Review: Doctor Who – Eater of Light

The retro-style episodes take an overt aim for the Sylvester McCoy era, with a story by Rona Munro who last wrote for Doctor Who in the 1980s. The McCoy elements come out in the general oddness but also in how harsh the Doctor is to the young Pictish warrior woman – at times the dialogue being quite jarring given the character of Capaldi’s Doctor.

We are in Scotland during the Roman occupation of the rest of Britain. Bill endears us all again but this time by revealing her obsession with the lost Ninth Legion of the Roman Empire. That includes a shout out to the children’s classic The Eagle of the Ninth.

Of course the lost legion was killed by an alien monster and so the Picts, what’s left of the Roman centurions, Bill, Nardole and the Doctor unite to defeat it. However, the story to get to that point is nicely done, making use of the the classic Doctor and Companion go off on slightly different adventures.

The fact that crows can talk was a nice touch, making the gritty, realistic setting have a sense of the deep past and misty mythology. Some neccesary Scottish jokes and Latin Tardis translation jokes kept the humour up.

The main story finishes quite early leaving a longer epilogue on the Tardis where Missy has been doing some odd jobs…

Next week: Mondasian Cybermen!

 

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7 comments

  1. Mark

    I have to say I didn’t like it – the general concept of “the doctor and Bill look for the ninth legion” was strong but the monsters seemed really odd and out of context.
    The McCoy comparison does improve it a bit though.

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  2. Stevie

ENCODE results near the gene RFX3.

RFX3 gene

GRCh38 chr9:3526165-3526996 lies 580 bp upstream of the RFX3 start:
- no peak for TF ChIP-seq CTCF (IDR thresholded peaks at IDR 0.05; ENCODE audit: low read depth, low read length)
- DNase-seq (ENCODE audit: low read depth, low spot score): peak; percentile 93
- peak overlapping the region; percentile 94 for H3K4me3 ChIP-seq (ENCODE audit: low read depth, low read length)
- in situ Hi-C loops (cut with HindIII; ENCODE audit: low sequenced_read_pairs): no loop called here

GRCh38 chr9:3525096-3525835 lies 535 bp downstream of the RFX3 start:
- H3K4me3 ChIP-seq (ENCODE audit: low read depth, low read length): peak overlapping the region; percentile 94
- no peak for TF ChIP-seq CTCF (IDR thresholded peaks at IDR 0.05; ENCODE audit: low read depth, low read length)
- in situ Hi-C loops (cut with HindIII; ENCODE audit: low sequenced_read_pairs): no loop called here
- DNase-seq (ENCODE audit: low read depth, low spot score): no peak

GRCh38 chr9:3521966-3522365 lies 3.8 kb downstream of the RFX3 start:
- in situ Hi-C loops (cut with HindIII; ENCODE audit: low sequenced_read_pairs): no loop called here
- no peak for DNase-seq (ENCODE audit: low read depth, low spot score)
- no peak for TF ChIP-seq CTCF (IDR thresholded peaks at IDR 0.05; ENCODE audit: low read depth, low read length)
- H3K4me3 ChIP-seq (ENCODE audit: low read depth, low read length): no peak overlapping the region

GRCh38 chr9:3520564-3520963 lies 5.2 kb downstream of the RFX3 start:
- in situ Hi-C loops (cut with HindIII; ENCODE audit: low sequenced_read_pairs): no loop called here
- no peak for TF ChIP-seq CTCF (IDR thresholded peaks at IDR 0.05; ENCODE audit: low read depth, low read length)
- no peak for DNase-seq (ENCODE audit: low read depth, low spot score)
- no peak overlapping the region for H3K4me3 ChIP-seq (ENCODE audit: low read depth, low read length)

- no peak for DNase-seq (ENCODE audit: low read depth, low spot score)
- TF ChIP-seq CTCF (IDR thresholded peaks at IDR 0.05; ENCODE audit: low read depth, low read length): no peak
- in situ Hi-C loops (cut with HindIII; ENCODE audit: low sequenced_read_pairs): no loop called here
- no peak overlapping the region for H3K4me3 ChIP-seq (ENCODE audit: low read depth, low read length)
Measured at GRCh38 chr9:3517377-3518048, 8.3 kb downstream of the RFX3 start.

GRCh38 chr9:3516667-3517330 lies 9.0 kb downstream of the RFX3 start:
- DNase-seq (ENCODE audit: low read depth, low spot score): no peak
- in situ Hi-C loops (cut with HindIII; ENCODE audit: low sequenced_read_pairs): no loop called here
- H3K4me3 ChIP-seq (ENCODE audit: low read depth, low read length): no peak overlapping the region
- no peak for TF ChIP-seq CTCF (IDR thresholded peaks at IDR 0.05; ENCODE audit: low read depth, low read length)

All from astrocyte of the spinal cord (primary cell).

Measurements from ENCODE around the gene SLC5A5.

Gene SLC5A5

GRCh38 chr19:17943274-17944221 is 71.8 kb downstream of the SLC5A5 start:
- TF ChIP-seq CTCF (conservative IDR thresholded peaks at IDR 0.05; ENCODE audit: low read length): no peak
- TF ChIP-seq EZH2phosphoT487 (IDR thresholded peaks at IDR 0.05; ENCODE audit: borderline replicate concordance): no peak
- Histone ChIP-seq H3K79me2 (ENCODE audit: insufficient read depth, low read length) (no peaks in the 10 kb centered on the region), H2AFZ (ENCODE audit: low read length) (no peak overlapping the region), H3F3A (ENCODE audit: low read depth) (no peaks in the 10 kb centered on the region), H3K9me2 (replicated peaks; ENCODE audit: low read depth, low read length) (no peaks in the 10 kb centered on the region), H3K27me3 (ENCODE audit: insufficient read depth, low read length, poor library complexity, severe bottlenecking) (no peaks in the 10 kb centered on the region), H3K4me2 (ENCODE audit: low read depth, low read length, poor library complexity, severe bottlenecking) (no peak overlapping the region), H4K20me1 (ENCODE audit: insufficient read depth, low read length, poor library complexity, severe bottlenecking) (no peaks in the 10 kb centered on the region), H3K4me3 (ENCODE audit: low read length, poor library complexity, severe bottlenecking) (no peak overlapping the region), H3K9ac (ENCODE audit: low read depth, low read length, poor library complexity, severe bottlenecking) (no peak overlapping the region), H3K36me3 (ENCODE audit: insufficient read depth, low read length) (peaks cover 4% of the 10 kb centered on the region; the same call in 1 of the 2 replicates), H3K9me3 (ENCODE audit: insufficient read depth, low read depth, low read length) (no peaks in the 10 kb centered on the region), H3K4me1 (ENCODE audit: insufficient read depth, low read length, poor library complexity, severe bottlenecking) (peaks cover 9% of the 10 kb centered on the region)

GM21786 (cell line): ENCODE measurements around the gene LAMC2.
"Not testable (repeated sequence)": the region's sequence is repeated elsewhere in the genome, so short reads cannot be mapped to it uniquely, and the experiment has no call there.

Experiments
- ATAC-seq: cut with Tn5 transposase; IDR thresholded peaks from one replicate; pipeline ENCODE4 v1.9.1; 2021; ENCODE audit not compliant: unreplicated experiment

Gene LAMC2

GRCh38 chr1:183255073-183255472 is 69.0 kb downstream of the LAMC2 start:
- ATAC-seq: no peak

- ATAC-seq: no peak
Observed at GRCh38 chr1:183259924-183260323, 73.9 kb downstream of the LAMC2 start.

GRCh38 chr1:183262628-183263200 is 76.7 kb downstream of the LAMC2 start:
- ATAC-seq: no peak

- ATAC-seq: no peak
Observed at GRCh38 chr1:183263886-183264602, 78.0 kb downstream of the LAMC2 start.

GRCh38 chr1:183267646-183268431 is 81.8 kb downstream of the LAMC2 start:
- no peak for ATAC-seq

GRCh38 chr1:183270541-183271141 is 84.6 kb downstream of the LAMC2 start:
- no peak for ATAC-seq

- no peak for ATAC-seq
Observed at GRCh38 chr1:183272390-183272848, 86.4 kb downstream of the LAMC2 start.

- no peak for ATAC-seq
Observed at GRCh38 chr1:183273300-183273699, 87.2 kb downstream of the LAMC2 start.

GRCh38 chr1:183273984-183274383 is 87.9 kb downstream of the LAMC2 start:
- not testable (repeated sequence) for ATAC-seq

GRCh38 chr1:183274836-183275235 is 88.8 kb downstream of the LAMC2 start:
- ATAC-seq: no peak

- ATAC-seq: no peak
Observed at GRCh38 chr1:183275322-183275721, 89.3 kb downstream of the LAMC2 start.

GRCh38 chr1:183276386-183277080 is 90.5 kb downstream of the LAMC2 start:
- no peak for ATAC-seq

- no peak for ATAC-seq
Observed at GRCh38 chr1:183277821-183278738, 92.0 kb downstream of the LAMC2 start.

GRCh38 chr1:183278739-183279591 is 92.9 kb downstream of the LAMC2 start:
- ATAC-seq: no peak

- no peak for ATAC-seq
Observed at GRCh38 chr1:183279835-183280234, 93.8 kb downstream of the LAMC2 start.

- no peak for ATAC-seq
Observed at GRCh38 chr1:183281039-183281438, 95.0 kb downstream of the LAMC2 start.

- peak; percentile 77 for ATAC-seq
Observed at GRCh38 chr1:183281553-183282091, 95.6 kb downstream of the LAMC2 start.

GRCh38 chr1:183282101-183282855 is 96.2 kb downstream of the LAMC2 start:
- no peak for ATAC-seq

It was dreadful. I attach my agonised reaction on Facebook last night, viz

    ‘Why do Dr Who’s companions do stupid girly things? Clue: calling her Bill doesn’t stop it being stupid girly things. Have the writers never watched Buffy? Were they locked in a vault a quarter of a century ago and are thus unaware that girls doing stupid girly things so they can be rescued by the hero is tedious beyond belief?

    Answers on a postcard please.’

    I see from your review that it was written by someone who last wrote a Dr Who script in the 1980’s, so, rather more than a quarter of a century. May the Lord have mercy on the writer’s soul, for I won’t.

    Liked by 1 person

  3. Lurkertype

    I loved the Scottish jokes. “It’s supposed to be damp”. “Death by Scotland”.

    I liked how the myths of crows talking and the evident fact that they don’t now was neatly explained.

    My quibbles were completely historical — some of the IX did survive and were re-assigned to the Netherlands, and Scotland was much more heavily forested back then.

    Nobody’s recognized the TARDIS carved on the stone? Or at least wondered “how did a police box get here?”

    Liked by 1 person

  4. Lurkertype

    I did object to two weeks in a row of “Bill’s stuck in a cavern with imperialist soldiers uniformed in red”. They should have spread those two episodes out.

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    • Scurra

      It did feel as though this episode belonged earlier in the run (before the Monks trilogy?) Especially given the “oh, the TARDIS translates things” moment. I know it hasn’t really come up as a serious issue, but it seemed weird to have it almost at the end of the series.

      Anyway, overall I still liked it. This has been a consistently decent series, in the sense that when I come back to rewatch it, I won’t be skipping any episodes for being actively bad but there won’t be any I’m massively looking forward to revisiting, either. I’m not sure I’ve ever felt that about a season of new Who.

      Liked by 1 person

      • Stevie

        The Deus ex Machina of the Tardis autotranslating was yet another demonstration of Bill’s determination to do stupid girly things at all costs; the stupidity of going to find people who you can’t communicate with, without even considering how you propose to communicate with them was, to coin a phrase, a stupid girly thing par excellence….

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